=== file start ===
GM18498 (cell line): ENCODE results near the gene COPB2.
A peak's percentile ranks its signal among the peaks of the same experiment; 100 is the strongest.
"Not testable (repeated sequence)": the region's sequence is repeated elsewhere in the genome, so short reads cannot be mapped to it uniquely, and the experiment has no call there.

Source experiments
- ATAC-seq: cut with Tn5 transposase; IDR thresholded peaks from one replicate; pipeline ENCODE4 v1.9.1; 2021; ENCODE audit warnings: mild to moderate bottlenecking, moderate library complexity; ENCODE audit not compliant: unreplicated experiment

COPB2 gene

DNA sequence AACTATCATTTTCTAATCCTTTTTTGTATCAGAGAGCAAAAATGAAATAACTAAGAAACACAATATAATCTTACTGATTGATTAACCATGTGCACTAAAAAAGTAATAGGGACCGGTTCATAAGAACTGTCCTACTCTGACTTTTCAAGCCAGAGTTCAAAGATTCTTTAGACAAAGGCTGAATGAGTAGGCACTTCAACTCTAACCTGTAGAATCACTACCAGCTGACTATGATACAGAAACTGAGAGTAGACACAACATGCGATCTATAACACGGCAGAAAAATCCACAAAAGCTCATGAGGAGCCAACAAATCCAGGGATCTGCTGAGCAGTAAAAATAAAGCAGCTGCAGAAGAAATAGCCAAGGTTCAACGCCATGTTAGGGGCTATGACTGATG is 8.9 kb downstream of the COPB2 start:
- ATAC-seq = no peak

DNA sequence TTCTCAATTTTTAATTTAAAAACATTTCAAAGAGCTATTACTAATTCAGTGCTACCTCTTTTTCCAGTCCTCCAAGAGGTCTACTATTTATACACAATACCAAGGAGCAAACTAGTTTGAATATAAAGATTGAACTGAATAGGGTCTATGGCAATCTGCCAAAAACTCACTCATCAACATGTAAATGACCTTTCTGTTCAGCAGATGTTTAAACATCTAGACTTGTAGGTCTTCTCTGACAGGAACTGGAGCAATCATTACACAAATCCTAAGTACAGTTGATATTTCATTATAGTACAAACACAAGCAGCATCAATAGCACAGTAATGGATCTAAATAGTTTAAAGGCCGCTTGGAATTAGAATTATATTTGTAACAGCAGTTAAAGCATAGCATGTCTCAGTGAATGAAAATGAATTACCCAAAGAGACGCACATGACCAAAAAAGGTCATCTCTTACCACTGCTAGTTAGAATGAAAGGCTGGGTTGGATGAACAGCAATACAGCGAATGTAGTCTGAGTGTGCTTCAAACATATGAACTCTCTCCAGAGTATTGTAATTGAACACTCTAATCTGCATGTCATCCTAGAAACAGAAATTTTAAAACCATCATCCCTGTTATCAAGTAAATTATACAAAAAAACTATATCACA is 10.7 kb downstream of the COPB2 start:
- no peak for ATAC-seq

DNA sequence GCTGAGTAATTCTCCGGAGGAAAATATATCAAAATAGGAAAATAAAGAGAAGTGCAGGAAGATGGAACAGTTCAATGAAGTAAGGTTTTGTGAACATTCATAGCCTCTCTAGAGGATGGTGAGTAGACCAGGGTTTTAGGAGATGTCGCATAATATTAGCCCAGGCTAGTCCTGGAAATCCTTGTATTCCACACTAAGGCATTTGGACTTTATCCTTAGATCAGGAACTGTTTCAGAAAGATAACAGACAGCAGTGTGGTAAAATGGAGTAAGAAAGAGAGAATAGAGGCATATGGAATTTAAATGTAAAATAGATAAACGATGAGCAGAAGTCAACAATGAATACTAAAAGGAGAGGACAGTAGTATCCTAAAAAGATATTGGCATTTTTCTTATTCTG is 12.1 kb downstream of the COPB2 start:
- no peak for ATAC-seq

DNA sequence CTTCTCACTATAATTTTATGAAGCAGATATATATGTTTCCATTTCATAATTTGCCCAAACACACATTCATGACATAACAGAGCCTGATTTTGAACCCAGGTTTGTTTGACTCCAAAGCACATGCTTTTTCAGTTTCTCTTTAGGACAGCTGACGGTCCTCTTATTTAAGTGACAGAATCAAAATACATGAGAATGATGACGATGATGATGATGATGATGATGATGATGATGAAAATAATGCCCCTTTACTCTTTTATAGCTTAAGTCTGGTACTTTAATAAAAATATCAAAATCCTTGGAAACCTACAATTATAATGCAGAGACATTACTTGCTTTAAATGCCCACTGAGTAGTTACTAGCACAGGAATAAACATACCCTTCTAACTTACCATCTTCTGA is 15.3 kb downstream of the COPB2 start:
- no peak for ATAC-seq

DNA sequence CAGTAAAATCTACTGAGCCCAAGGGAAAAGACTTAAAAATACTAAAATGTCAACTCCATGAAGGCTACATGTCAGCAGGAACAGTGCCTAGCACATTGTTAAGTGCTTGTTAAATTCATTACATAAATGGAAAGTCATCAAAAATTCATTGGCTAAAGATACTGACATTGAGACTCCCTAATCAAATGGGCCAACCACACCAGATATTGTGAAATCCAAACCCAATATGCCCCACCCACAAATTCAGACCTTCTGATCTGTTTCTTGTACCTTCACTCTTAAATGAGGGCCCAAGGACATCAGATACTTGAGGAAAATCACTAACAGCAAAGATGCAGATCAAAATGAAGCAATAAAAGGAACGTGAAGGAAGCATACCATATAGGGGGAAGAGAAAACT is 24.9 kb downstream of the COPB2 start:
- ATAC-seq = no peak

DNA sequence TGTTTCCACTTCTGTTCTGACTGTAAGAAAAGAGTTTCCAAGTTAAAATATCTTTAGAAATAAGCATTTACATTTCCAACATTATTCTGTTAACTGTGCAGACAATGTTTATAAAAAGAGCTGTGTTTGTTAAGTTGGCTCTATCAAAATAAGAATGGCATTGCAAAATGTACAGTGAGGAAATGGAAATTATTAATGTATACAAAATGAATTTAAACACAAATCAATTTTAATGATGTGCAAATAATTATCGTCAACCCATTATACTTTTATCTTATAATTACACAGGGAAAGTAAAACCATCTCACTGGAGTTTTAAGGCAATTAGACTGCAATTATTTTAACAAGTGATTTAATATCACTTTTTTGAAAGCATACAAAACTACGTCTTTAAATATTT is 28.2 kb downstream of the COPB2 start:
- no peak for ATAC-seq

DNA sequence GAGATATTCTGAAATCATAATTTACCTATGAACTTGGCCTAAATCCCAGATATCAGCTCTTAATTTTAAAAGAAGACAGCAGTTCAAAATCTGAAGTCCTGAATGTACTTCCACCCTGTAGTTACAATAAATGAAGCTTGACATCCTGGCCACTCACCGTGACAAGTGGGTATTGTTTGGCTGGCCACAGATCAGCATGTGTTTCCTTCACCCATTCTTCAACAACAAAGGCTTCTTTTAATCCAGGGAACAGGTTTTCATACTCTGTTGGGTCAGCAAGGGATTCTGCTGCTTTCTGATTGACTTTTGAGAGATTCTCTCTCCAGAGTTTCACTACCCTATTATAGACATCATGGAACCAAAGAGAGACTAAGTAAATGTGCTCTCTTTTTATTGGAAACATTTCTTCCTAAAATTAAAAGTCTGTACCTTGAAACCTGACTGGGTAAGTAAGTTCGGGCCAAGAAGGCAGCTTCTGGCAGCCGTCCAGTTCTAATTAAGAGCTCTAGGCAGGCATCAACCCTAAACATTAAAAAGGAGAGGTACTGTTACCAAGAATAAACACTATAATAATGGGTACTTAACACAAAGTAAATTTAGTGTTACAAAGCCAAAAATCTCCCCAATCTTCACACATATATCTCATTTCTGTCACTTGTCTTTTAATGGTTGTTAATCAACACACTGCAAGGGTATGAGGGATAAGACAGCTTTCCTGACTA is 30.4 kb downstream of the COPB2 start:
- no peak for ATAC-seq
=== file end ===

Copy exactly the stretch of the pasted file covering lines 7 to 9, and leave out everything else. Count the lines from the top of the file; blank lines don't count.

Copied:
DNA sequence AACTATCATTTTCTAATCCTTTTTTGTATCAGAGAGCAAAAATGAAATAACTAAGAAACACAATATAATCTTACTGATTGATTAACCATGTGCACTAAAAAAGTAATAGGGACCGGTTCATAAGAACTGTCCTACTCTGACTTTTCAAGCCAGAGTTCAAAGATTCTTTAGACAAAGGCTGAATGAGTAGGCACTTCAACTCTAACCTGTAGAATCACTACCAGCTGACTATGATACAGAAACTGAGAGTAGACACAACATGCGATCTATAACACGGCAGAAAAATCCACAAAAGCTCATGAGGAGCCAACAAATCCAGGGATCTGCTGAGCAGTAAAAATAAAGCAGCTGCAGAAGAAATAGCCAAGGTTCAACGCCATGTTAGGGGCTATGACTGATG is 8.9 kb downstream of the COPB2 start:
- ATAC-seq = no peak

DNA sequence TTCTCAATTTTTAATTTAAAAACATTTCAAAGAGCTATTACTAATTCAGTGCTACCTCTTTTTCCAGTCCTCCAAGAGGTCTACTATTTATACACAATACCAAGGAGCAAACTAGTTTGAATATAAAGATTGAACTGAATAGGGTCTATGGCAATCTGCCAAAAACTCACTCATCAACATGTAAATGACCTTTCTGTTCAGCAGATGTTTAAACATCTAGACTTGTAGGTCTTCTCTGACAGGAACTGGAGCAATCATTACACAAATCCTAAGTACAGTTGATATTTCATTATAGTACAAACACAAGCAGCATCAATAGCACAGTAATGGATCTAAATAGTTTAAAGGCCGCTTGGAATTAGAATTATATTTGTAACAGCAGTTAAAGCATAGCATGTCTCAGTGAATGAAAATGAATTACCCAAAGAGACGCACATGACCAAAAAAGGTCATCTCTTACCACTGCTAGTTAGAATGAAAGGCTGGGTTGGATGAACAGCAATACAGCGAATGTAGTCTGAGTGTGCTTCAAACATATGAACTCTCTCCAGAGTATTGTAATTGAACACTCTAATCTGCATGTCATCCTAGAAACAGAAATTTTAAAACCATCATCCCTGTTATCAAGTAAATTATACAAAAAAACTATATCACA is 10.7 kb downstream of the COPB2 start: